Cells adapt to changes in their environment by regulating the expression of multiple genes. Adaptation to changing conditions involves a global reorganization of the gene expression process. ~ molecular biologists Guilhem Chalancon, Kai Kruse, & Madan Babu
The material artifacts of inheritance and adaptation manifest at the cellular level in a constant process of integrating information. Micromanagers to the hilt, cells adjust their functioning based upon instant needs, immediate conditions, and current supplies.
There doesn’t seem to be any end in sight. ~ American evolutionary biologist Richard Lenski on the perpetuation of evolution
Evolution is a restless dynamic, even in an unchanging environment. There always seems to be opportunity for creative adaptation.
American evolutionary biologist Richard Lenski stored E. coli bacteria in 4,000 vials of various sugary solutions. After 25 years and 58,000 generations (6.6 per day), still stuck in the simplest habitat, Lenski’s bacteria were still evolving.
The bacteria’s fitness improved rapidly early on; later slowing, but still going. Different colonies took distinct evolutionary paths.
In a single flask 2 different colony types evolved: one with small populations and relatively small cells, while another went for large cells in large populations. Domination of one type was expected. Instead, interactions between the different colony types created an ecosystem which allowed both to be viable: a win for pluck in negotiation.
Lenski put the bacteria on different media. One colony was running out of glucose, so it evolved to getting its energy from the citrate in the medium, allowing a much greater population density. Citrate is a citric acid derivative.
The citrate-consuming bacteria adapted by employing numerous genetic transformations. In the process, they speciated, as one of E. coli’s defining characteristics is not being able to use citrate as an energy source in the presence of oxygen.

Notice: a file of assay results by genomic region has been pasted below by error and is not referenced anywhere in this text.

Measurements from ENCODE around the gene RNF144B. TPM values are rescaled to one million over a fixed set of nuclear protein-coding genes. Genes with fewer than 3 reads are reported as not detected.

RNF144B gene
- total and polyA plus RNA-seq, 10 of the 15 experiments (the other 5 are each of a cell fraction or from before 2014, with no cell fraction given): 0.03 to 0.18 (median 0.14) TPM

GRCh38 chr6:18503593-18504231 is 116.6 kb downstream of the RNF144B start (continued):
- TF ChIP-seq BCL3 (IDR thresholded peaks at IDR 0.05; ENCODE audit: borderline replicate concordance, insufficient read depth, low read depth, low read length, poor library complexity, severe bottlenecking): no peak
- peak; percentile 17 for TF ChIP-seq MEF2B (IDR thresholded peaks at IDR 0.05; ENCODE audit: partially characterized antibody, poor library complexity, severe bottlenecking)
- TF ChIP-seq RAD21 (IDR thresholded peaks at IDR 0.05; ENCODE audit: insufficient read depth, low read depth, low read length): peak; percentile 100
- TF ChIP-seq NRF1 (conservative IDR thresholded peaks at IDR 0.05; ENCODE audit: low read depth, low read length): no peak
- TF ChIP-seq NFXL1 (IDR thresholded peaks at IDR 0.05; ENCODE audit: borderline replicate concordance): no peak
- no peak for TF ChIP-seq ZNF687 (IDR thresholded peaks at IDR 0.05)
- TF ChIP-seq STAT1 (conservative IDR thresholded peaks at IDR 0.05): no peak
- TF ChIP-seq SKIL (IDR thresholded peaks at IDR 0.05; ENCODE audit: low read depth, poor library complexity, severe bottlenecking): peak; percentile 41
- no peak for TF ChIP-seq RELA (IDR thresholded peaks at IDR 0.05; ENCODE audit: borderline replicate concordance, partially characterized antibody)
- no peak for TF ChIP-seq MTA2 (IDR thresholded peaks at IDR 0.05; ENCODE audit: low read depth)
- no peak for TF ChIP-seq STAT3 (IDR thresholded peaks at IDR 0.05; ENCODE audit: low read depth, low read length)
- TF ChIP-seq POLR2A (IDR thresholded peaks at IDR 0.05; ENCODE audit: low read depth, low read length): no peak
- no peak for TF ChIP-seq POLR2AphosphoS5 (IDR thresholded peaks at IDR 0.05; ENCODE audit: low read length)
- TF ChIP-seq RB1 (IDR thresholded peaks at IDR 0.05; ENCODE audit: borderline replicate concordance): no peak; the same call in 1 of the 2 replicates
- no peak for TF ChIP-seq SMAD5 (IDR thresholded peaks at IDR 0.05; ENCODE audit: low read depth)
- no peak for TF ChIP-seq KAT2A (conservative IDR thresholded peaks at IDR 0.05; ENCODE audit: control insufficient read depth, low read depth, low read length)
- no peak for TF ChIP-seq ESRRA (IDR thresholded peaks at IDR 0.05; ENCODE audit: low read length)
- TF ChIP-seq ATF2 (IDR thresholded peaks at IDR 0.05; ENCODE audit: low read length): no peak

The generic operations that living cells have been shown to carry out on their genomic molecules indicate that any rearrangement is possible as long as the product is compatible with the basic rules of DNA structure. ~ American molecular biologist James Shapiro
Practically every cell is equipped with the biochemical tools to edit genes. Cell division presents a ripe opportunity for natural genetic engineering: adaptive genomic restructuring to transform cell functioning to a new normal.
Paramecia are typical ciliate protozoa. These single-celled eukaryotes are widespread in freshwater, and fond of forming scums. Brackish and saltwater paramecia also exist.
Many ciliates stay grounded by living in soil. Others toil as symbionts in the guts of their host, from termites to ungulates, digesting cellulose.
Cilia are tiny hair-like protuberances on the external membrane that cells use to move or sense their environment. Paramecia propel themselves by waving their cilia in coordinated unison.
Ciliates can be as large as 2 mm. They are among the most complex protozoans.
Ciliates are conspicuous for their odd genome arrangement. Each cell of a ciliate protozoan has 2 nuclei: a micronucleus and a macronucleus. The small micronucleus carries the germline chromosomes but is transcriptionally silent. (Germline is the gene set employed for reproducing offspring.) The larger macronucleus is the working genome. Transcriptionally active, the macronucleus produces the functional RNAs for cell growth and living.
When stressed (e.g., starved), ciliates can respond by constructing a germline genome for their offspring with a radically different organization. This creative construction is an adaptive response to changed conditions.